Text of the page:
On the third day after the cotton picking resumed, the tired threesome came home to find a disaster awaiting them. While they were in the field, Yankee soldiers had stolen the horse, the mule, and the meat in the smokehouse. The house had been ransacked, and the food Jenny cooked the night before had been eaten.
“Did they get the pony?” Sarah asked as she ran toward the barn.
“No, nor the pigs,” answered her mother.
The cow, that had been turned loose to graze in the cornfield, wandered home to be milked.
“Thank the good Lord,” Jenny said as she thought to herself, I mustn’t let the children know how serious this is.]

[That night, Amos met Isaac and Will at the cabin of Ben and Selena. In a whisper, he told all he had heard of the officer’s plans.
“I’m glad we’re gonna be left alone but Lordy, I feel sorry for them folks in Jackson,” Selena said with a moan.
Thinking Pansy was sound asleep, the group continued discussing the change that had taken place since the Union soldiers arrived at Seven Oaks. After the men left, Pansy arose and went to her parents.
“I’m thinkin’ I needs to go warn dem folks. The Yankees won’t miss me `cause you kept me hid ever since dey come here.”
“But child, you know how scared you are o’ the dark; anyway, you can’t get a horse, they’d know `bout that. Get back to bed; there ain’t nothin’ we can do now,” Ben spoke softly to the young girl.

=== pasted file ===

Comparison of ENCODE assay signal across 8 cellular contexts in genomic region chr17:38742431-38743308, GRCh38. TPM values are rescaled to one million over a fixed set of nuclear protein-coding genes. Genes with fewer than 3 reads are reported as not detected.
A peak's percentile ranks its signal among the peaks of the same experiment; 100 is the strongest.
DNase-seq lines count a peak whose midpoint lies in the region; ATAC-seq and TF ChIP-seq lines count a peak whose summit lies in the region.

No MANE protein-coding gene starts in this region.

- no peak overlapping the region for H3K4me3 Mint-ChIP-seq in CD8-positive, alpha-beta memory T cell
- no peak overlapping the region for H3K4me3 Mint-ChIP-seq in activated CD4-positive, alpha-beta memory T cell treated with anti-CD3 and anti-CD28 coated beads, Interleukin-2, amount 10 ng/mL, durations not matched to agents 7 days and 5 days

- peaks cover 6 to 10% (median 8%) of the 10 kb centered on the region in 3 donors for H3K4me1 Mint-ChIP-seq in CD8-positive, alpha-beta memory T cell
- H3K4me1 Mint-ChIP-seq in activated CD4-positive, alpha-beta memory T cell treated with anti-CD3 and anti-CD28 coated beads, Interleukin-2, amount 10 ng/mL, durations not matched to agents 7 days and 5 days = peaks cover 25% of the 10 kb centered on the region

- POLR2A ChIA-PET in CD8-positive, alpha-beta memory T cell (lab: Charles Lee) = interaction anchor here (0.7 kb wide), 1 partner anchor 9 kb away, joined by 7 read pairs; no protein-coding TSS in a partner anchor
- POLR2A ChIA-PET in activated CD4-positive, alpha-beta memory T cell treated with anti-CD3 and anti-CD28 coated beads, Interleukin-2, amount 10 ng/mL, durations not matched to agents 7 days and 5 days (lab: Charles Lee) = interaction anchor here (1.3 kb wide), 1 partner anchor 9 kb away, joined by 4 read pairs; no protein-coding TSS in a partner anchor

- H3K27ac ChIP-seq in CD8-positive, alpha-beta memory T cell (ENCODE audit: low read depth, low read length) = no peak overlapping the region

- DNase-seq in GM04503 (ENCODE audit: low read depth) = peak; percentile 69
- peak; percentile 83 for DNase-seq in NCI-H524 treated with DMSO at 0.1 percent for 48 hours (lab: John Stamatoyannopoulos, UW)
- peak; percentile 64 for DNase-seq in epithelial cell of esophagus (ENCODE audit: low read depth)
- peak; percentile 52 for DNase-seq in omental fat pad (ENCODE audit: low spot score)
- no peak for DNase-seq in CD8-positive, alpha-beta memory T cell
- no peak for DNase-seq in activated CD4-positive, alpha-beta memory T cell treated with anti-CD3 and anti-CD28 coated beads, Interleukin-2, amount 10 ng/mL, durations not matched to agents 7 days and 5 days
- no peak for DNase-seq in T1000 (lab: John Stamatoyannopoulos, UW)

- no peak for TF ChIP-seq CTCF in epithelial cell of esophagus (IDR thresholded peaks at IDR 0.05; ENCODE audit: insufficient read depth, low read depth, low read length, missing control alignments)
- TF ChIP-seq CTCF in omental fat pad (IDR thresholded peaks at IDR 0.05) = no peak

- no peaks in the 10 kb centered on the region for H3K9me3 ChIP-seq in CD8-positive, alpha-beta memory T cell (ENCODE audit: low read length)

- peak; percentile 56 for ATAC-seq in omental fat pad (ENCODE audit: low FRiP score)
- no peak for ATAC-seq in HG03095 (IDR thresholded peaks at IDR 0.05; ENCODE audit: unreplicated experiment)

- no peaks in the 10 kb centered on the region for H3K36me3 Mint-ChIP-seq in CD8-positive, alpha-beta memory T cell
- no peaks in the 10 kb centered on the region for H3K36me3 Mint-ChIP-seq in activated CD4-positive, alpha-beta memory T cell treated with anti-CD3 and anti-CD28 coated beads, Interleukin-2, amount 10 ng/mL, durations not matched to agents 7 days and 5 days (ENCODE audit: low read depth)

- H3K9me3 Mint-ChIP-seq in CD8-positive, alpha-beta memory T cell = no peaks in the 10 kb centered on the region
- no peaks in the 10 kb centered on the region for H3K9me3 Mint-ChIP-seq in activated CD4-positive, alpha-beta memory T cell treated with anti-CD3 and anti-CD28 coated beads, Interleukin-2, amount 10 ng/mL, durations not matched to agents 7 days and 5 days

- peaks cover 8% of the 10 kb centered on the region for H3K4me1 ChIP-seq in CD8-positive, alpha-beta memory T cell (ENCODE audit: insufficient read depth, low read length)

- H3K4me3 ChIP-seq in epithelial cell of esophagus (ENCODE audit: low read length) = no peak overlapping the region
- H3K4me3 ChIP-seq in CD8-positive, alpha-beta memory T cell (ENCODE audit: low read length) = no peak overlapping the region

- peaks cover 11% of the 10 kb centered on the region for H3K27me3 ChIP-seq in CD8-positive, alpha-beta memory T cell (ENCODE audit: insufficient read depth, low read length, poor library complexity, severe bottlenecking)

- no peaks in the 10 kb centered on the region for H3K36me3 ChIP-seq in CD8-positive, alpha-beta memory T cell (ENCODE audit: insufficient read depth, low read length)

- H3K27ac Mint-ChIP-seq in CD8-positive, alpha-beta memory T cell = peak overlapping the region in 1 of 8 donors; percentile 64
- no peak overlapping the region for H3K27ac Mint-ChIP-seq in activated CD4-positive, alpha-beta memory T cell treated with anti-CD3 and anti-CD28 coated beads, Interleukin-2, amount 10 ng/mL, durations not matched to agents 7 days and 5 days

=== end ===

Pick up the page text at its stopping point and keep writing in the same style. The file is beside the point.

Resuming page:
After her parents were asleep, Pansy lay awake, torn as to what to do. She had always done as she was told, but thoughts of the people in Jackson gave her the courage to slip out the door quietly and into the night. She stood, afraid to breathe as her eyes became accustomed to the darkness. A few stars could be seen as clouds moved across the sky. The crescent moon emerged, casting a weak beam of light. That’s good, she thought, I’s not be seen so easy. If’n the moon was full, I doubt I’d get past dem guards.
The young, barefoot slave girl began a daring journey to save a small southern town. By daybreak, she had passed the empty Dupree farm and was in sight of the Ross home. Walter, an early riser, was busy feeding his livestock when he saw Pansy trudging toward the house.]